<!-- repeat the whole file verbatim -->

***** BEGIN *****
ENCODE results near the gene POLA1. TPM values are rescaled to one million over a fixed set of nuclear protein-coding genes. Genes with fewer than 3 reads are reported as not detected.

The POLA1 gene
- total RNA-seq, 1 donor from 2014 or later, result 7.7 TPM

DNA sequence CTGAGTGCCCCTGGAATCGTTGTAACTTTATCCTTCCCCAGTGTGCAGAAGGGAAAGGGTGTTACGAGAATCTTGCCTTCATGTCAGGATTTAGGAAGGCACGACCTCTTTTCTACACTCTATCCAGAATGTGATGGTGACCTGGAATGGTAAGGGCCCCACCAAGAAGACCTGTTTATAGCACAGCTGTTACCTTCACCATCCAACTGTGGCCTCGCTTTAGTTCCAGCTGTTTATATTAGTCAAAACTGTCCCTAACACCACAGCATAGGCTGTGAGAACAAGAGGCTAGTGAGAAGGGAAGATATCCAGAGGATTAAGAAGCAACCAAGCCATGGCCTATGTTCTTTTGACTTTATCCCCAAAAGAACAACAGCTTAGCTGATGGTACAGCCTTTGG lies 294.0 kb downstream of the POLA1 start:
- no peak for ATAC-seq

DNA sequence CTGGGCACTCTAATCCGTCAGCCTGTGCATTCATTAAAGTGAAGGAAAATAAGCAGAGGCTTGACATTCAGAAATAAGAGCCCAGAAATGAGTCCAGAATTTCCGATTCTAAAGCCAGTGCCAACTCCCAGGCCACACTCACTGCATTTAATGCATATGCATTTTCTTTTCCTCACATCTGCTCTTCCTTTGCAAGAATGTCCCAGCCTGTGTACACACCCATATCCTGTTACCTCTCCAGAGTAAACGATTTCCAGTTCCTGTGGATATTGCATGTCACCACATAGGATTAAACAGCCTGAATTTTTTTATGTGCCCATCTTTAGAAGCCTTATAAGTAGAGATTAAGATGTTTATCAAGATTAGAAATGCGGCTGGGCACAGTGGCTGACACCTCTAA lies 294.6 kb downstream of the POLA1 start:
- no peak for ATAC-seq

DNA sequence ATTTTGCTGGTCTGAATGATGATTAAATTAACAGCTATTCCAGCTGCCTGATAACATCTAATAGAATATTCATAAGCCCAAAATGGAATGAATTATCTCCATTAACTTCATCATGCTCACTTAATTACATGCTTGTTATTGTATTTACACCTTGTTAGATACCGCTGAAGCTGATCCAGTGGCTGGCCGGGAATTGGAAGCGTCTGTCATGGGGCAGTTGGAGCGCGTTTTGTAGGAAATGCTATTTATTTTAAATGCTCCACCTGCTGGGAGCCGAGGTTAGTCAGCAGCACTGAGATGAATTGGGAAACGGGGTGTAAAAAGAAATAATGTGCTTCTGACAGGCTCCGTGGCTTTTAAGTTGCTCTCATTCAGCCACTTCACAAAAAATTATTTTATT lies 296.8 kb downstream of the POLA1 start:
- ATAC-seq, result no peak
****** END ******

ENCODE results near the gene POLA1. TPM values are rescaled to one million over a fixed set of nuclear protein-coding genes. Genes with fewer than 3 reads are reported as not detected.

The POLA1 gene
- total RNA-seq, 1 donor from 2014 or later, result 7.7 TPM

DNA sequence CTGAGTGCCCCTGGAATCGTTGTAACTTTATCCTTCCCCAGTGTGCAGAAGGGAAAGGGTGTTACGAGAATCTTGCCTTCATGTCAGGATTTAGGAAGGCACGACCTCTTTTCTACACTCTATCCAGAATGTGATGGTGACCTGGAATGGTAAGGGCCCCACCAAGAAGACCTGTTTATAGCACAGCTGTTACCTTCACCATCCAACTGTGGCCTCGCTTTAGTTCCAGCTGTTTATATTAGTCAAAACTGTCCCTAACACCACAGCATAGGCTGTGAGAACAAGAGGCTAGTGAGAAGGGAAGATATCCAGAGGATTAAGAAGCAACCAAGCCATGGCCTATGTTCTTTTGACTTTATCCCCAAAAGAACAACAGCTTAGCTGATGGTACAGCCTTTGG lies 294.0 kb downstream of the POLA1 start:
- no peak for ATAC-seq

DNA sequence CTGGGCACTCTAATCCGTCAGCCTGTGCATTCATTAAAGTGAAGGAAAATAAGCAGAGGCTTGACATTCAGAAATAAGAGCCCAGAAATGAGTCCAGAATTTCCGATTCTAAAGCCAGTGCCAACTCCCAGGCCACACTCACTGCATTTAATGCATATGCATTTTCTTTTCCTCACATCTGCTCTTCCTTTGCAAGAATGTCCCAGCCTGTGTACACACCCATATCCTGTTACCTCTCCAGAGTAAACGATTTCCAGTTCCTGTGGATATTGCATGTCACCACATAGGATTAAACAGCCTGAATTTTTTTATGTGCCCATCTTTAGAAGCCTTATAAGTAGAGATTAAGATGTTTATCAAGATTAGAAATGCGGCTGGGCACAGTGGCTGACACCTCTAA lies 294.6 kb downstream of the POLA1 start:
- no peak for ATAC-seq

DNA sequence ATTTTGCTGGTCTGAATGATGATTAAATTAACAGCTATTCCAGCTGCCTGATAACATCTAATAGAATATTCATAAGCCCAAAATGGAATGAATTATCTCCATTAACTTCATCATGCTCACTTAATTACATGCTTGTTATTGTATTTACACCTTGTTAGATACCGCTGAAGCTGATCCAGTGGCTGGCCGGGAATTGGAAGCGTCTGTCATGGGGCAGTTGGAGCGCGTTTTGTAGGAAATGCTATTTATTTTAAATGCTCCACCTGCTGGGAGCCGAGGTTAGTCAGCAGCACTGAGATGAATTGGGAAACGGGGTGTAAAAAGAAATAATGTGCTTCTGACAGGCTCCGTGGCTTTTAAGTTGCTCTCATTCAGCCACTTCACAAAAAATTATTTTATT lies 296.8 kb downstream of the POLA1 start:
- ATAC-seq, result no peak